Garden Fresh Pesto

See that picture up there, the salad and pasta? This is my very favorite type of dinner. It can’t get much healthier than this–for several reasons–but mealtime preparation (after it’s made initially) is quick and very easy.

In my new series GOOD EATS, I present Recipe #2: home made pesto. I give you this one now, because, as you’ll see, there is still time to plant. It’s worth the time, as nothing beats home made pesto.

***GARDEN FRESH PESTO***

For me, with pesto, it is a bit of this and a bit of that. I don’t measure; I simply taste as I go. But, first and foremost, it has to start with the best of the best. (Yes, I was taught not to start a sentence with “But,” however, my third grade teacher is no where to be found, so, it stays. Besides, just saying so practically lets me off the hook. But, whatever…).

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garden fresh basil, 2015

May 2016_basil 2016

 

<<< Lupine. 🙂

 

 

<<<Planted April 7th.

 

 

There is still time!!

 

 

<<<Aren’t they cute?!!?

 

 

May 2016_greenhouse babies (1)
UPDATE: basil, photo taken May 6, 2016
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Meet Gandalf, our rescue cat. He likes to wedge between me and my chair when I type.

OK, back to the pesto. Here are the rest of the ingredients, except the salt and pepper.

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real Parmesan, fresh garlic, extra virgin olive oil, sunflower seeds
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basil, olive oil, sunflower seeds, ground pepper

I begin the process by removing the leaves from the stems. I then rinse the leaves and pat dry with cloth towels.

I pour a small amount of olive oil in the bottom of the food processor. I pack in several layers of leaves. I add a bit more oil and more leaves until the bucket is mostly full. I blend a bit, then add about 1 cup of seeds and about 1/2 cup grated fresh Parmesan. Again, I never measure; I stop and taste.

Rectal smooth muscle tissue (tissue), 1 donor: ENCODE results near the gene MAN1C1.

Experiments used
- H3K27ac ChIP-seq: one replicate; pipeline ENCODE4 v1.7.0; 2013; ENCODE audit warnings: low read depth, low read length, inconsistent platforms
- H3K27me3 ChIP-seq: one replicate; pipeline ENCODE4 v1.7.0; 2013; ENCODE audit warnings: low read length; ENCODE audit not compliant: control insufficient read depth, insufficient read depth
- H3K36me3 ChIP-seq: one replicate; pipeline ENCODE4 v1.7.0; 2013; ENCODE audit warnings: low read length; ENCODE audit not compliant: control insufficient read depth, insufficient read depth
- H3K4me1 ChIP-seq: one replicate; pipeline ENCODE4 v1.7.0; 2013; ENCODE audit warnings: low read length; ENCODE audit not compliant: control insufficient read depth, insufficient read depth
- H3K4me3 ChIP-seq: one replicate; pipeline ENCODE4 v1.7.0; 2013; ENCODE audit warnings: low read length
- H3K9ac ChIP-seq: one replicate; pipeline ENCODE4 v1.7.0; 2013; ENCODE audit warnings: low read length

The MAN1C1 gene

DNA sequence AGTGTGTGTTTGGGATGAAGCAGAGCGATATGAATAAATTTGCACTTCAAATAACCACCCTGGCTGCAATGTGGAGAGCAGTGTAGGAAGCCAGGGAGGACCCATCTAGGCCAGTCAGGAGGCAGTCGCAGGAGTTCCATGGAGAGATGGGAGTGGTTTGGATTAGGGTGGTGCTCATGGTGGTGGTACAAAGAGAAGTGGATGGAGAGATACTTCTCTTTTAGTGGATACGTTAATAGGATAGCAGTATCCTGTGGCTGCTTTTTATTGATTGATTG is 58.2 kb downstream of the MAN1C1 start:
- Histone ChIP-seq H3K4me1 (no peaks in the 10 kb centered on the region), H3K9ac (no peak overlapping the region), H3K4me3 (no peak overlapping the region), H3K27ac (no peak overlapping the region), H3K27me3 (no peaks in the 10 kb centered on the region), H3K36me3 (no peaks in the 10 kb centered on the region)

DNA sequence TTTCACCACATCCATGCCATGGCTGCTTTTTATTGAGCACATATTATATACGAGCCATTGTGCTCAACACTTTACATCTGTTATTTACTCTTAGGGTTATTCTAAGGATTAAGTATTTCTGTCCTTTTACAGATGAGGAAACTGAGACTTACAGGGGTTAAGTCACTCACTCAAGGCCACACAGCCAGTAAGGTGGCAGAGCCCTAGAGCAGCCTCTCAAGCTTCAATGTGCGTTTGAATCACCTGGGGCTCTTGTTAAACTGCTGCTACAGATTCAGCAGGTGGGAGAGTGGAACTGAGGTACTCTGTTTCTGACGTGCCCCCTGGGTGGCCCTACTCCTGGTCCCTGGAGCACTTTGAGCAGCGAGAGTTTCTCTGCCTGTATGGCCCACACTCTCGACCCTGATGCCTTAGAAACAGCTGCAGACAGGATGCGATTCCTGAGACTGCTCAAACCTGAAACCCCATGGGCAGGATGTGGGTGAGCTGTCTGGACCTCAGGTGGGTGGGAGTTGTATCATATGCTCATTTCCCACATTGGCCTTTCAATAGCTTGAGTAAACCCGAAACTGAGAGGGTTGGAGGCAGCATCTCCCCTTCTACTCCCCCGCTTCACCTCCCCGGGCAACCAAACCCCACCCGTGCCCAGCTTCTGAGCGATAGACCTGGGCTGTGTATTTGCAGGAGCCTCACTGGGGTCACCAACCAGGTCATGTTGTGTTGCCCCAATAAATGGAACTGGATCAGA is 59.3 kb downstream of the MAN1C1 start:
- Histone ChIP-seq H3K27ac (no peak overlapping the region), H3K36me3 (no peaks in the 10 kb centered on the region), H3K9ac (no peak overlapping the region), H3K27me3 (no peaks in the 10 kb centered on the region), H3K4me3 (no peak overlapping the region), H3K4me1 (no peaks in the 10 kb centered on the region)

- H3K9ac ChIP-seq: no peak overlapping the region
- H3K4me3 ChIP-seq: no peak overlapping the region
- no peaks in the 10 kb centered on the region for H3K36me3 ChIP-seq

IMG_20150718_100150104The amount of oil will vary. When I’ve tried to use less for caloric purposes, I end up adding it anyway when the pesto is blended with the pasta. I found that adding enough oil at this point, about how you’d find it from a grocery store jar (fairly oily), is about perfect.

Some recipes call for salt, but I usually do not add it because I use salted sunflower seeds. I do use freshly ground black pepper at this point, to taste. As for the garlic, some folks saute 2-3 cloves per batch on the stove in butter before adding to the bucket for blending. I do not saute the garlic as I have found the flavor to hold up very well in the freezer throughout the year. Probably doesn’t hurt that I usually use 3-4 cloves instead of 2-3.

Separating the leaves from the stems is by far the most time consuming part of this whole affair; however, again, it is well worth your time. For two batches* of pesto, I usually stuff two paper grocery bags full of leaves/stems from the garden.

When the batch is complete to taste, I spoon roughly 1/2 cup amounts of pesto into a lightly sprayed muffin tin, and fill each cup (depending on how much I have).

May 2015_pestoWhen the tray is full I cover it with plastic wrap and freeze overnight. When frozen, I remove the sections from the tin, place in a gallon sized plastic bag and refreeze.

TO USE: I reheat ~ two sections in a microwave safe bowl along with enough olive oil to make a smooth paste, and blend with cooked pasta. Top with Parmesan and sliced cherry tomatoes.

IMG_20150817_183608667GUIDELINES, per batch, for those who like more concrete directions:

Two grocery bags full of fresh basil leaves/stems, 1/2 to 3/4 cup olive oil, 3-5 cloves garlic, 1 cup sunflower seeds, 1/2 cup or more freshly grated Parmesan, a couple squirts (doses? How is black pepper measured anyway?) of ground black pepper, a pinch of salt (if needed).

*One batch of freshly made pesto.

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PLEASE let me know if when you try this recipe, and please come back and comment. ENJOY!!!

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